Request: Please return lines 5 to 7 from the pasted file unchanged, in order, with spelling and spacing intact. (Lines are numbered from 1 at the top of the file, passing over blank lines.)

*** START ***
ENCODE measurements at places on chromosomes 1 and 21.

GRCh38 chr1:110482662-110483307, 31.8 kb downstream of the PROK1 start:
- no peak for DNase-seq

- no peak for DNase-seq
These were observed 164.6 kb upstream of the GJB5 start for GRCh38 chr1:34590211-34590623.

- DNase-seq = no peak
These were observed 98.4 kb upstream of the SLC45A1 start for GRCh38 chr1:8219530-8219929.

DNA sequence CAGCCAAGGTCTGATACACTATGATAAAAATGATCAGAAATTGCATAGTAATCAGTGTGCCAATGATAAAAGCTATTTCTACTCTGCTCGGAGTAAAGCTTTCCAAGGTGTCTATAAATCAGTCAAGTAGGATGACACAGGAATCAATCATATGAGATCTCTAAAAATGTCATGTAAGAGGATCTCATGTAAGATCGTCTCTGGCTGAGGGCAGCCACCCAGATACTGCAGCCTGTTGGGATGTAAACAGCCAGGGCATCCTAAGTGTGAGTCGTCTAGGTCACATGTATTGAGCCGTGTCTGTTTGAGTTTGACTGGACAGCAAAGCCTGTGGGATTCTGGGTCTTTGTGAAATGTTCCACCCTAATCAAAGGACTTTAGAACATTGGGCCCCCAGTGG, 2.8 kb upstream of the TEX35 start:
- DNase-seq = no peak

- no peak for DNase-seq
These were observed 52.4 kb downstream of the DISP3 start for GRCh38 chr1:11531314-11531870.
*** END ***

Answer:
These were observed 164.6 kb upstream of the GJB5 start for GRCh38 chr1:34590211-34590623.

- DNase-seq = no peak
These were observed 98.4 kb upstream of the SLC45A1 start for GRCh38 chr1:8219530-8219929.